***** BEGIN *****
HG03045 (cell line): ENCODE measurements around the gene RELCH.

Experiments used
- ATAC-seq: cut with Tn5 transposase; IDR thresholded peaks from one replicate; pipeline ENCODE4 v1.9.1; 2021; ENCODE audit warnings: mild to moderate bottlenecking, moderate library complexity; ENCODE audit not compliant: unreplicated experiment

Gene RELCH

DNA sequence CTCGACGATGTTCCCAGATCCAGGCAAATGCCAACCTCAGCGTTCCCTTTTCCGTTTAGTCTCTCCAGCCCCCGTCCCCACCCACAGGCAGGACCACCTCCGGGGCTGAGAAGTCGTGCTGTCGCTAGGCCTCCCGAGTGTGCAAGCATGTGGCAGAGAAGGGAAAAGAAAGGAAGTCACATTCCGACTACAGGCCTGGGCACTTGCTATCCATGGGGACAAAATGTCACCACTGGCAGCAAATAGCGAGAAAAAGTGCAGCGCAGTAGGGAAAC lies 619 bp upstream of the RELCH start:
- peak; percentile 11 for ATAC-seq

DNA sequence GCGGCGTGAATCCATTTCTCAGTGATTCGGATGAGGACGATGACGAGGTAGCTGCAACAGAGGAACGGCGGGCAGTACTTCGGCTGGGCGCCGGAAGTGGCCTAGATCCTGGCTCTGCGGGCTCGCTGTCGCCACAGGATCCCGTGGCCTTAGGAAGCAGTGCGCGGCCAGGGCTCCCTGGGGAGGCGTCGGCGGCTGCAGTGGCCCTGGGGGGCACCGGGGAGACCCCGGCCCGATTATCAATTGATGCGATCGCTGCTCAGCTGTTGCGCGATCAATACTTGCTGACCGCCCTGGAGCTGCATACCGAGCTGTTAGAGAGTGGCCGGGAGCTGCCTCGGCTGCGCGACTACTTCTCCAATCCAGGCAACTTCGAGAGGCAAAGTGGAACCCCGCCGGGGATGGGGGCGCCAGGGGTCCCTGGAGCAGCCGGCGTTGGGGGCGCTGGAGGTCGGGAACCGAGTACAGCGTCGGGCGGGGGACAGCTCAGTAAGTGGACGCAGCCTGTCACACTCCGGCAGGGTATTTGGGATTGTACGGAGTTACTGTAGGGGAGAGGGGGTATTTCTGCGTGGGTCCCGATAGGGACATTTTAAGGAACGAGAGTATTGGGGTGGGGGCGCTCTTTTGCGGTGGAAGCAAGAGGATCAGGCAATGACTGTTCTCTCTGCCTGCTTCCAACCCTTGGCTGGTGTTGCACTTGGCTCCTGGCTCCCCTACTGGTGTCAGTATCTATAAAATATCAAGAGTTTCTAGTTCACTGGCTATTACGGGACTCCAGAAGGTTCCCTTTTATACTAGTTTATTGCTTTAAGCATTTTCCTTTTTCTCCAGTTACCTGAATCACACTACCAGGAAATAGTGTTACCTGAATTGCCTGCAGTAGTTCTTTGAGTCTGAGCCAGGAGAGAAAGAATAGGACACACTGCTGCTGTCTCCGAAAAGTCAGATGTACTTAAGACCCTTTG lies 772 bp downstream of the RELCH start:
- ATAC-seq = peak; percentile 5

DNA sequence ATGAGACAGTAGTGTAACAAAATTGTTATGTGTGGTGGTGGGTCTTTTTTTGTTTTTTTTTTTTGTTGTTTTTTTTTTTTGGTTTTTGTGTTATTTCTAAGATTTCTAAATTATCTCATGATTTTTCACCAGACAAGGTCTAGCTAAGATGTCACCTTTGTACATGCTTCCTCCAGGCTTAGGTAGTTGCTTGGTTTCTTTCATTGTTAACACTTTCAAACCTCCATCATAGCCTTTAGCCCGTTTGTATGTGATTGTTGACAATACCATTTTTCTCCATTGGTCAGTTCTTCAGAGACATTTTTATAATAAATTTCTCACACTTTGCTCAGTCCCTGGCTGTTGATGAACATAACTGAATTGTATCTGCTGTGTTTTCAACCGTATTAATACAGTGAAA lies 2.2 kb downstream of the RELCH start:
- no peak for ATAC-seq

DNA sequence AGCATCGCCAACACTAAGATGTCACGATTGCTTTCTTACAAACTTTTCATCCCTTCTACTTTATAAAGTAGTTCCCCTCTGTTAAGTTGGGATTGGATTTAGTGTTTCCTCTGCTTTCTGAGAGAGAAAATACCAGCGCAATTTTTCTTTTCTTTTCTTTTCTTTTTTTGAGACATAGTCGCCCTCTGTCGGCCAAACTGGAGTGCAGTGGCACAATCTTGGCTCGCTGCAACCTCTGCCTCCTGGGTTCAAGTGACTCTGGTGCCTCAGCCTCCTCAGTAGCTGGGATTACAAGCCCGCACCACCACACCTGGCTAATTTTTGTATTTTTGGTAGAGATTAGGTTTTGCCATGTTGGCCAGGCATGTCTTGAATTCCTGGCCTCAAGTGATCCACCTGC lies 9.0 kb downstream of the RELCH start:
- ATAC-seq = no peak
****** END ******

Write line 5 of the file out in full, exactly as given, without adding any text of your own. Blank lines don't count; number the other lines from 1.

DNA sequence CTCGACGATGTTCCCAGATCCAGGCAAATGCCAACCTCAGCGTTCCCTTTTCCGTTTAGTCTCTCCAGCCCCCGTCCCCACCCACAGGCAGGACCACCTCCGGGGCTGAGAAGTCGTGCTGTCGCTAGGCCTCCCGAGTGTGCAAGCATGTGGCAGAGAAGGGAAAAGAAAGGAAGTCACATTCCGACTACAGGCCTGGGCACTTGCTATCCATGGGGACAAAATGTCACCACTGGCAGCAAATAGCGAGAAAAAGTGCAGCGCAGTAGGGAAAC lies 619 bp upstream of the RELCH start: